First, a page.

• by mccrew ( 62494 ) on Tuesday January 20, 2015 @11:51AM (#48856867)
    What is the one true religion?
  • Who cares? (Score:5, Insightful)

    by Mr Z ( 6791 ) on Tuesday January 20, 2015 @11:59AM (#48856991) Homepage Journal

    I learned programming in Microsoft BASIC, assembly language and a touch of Pascal, prior to reaching college. I don't use any of those languages now. (Ok, I still program in assembly language, but for different processors.)

    As long as it's actual programming, with variables, data structures, and code to manipulate those things, then great! I don't really care if it's VB, Python, TCL, Lua, Perl, C++14, Delphi, Haskell, LISP, Erlang...

    The real point is to open up the computer as a programmable device, and to get kids seeing the computer as something they can extend themselves with their own creativity. For that to happen, you want to choose a language that students can pick up quickly enough to see interesting results early on. You don't want their first meaningful program to come in the last weeks of a year-long class.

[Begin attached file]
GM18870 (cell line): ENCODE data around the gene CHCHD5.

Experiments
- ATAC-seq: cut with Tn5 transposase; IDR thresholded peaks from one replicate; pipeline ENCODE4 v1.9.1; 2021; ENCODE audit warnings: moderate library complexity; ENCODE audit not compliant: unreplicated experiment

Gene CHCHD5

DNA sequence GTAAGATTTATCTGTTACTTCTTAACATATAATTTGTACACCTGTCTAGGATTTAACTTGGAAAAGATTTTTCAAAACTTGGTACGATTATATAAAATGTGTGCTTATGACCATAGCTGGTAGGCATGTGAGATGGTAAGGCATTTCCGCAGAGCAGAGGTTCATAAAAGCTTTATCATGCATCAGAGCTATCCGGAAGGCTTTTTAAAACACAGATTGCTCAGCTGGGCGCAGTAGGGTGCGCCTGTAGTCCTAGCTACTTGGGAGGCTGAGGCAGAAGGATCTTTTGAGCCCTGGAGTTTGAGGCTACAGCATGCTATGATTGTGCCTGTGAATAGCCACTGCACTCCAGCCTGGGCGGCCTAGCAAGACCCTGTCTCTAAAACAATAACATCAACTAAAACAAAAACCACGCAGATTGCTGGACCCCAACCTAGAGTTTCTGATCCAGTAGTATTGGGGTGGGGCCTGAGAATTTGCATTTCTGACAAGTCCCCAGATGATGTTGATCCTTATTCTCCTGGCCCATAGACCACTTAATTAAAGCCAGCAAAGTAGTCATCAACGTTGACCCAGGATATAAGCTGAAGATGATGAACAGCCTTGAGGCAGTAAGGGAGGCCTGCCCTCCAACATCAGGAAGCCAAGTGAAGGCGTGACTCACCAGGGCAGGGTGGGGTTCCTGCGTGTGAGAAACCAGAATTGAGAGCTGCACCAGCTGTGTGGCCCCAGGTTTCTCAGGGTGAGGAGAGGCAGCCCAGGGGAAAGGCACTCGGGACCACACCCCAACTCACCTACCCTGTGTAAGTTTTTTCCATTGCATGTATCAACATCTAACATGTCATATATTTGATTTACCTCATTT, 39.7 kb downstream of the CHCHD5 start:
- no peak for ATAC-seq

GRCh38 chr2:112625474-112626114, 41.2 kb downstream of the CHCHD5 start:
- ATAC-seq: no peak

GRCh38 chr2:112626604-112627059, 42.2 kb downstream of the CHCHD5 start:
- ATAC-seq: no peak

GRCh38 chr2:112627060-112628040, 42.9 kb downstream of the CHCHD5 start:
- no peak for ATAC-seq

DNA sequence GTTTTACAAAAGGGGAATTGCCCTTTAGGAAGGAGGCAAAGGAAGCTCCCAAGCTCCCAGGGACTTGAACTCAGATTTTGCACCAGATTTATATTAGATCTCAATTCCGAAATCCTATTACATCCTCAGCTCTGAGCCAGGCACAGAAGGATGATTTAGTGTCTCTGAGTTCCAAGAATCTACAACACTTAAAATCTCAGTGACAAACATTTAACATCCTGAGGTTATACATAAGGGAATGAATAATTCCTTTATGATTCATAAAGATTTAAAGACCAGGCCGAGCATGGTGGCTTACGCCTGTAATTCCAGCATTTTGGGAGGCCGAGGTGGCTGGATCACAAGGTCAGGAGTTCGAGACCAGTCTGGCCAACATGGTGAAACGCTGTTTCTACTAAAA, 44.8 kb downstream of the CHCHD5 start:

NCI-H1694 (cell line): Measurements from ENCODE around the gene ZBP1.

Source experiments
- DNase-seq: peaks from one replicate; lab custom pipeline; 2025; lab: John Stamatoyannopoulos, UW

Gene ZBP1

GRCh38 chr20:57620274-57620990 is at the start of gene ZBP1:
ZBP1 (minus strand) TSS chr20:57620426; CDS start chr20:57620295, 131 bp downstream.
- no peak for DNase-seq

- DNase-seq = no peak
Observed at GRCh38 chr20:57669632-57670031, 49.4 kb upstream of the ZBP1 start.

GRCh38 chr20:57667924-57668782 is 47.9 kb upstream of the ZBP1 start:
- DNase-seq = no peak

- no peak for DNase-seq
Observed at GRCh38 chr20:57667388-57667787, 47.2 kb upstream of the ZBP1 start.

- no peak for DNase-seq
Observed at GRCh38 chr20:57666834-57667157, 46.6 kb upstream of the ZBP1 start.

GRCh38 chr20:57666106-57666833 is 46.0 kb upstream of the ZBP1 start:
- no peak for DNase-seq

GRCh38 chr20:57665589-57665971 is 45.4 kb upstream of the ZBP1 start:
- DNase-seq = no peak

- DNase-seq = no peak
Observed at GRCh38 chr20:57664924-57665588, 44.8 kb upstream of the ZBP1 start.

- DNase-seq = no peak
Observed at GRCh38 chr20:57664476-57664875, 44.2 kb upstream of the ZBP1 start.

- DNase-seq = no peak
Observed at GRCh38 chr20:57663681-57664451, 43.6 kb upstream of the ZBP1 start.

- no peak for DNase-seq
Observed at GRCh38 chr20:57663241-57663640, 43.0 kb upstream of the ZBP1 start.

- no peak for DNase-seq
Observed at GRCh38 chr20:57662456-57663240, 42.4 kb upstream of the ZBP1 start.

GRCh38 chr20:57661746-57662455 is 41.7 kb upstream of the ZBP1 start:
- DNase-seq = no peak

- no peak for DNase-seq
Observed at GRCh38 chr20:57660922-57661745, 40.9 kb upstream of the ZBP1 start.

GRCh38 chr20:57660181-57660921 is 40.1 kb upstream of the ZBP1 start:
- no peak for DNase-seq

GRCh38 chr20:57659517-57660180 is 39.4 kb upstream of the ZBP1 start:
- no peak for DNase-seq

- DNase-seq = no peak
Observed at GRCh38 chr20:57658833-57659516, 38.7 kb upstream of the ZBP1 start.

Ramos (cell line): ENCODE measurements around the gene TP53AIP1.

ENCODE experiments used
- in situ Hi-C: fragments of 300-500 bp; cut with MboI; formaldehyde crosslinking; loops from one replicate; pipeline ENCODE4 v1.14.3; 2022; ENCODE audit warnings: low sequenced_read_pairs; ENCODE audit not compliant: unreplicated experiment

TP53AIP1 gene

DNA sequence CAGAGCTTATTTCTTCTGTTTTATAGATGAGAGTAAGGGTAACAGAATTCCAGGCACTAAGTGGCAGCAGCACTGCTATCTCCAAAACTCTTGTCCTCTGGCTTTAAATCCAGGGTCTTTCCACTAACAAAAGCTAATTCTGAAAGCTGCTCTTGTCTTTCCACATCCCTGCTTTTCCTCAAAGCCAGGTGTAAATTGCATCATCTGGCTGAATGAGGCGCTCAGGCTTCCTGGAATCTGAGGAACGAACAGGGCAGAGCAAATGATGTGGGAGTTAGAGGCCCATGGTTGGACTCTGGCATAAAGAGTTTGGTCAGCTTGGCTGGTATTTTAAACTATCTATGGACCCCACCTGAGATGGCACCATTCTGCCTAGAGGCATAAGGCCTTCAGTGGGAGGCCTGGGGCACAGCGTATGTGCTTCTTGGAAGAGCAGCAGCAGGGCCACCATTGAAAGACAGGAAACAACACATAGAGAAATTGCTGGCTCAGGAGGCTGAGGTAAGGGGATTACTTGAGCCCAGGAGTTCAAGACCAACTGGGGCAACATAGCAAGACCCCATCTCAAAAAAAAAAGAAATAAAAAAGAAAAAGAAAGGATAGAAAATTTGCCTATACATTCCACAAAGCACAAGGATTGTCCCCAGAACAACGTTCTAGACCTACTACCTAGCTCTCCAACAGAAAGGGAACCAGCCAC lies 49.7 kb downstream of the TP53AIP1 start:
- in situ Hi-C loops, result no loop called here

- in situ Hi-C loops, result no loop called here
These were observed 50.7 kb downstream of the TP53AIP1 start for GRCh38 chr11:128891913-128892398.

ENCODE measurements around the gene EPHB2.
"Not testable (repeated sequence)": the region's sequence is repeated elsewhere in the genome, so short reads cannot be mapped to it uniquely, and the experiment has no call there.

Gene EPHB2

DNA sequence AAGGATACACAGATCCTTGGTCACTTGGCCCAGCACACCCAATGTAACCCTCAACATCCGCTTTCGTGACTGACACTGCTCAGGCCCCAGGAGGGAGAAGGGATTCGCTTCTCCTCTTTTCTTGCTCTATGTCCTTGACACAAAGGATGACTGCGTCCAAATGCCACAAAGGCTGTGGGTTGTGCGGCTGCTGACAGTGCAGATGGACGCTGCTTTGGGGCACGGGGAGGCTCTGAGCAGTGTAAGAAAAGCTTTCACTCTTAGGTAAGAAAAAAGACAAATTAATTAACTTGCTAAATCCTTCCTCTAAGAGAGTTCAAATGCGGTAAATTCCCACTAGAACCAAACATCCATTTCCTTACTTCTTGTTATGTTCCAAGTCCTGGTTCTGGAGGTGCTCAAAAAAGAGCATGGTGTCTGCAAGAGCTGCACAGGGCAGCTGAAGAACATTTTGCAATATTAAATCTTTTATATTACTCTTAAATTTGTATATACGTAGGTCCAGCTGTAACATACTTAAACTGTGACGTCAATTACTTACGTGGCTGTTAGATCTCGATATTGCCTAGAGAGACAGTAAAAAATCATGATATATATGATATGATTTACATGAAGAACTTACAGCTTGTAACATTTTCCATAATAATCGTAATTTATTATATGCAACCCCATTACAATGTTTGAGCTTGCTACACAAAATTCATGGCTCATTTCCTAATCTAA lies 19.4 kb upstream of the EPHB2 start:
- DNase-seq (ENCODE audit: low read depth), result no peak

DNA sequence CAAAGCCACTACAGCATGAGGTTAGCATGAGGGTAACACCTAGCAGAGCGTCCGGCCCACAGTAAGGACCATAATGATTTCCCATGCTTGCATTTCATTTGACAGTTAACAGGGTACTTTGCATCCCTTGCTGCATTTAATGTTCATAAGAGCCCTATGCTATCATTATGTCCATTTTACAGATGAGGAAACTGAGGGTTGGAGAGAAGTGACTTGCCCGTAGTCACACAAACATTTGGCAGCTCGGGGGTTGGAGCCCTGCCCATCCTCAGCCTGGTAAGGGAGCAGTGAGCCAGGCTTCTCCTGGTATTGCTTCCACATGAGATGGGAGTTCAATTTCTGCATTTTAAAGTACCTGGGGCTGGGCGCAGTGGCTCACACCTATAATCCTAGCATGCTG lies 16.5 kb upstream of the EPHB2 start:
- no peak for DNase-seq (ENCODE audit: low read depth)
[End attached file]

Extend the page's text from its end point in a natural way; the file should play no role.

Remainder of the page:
• by gweihir ( 88907 ) on Tuesday January 20, 2015 @12:07PM (#48857093)

    The argument that he would have to include C-based modules for "more complex functionality" is a straw-man. This is simply not true. Python natively offers everything a beginner needs, including advanced OO functionality. My guess is that this guy actually has some personal problem with Python and hence wants to avoid it. Possibly he wants to show off some platform-specific stuff (which has no place in a platform-agnostic programming course) and Python does not support that or he has problems understanding dynamic typing and how to use it right.

    As to the variable argument: Sure, but you can declare variables in Python, even if you declare scope and not type. This is however something that a competent teacher can explain and when doing interfaces to methods or functions, you can and sometimes will need to enforce types at run-time.

    Really, in most regards, Python is a modern, portable language, while VB is not at all. And for advanced students, sure, extensions in C require you to learn C, but Python has a really clean interface for including C classes and as an additional benefit, you learn how to do OO in plain C which helps some students tremendously to understand what an OO language does behind the scenes. The only language I know that is easier to extend cleanly is Lua.

    • by torpor ( 458 )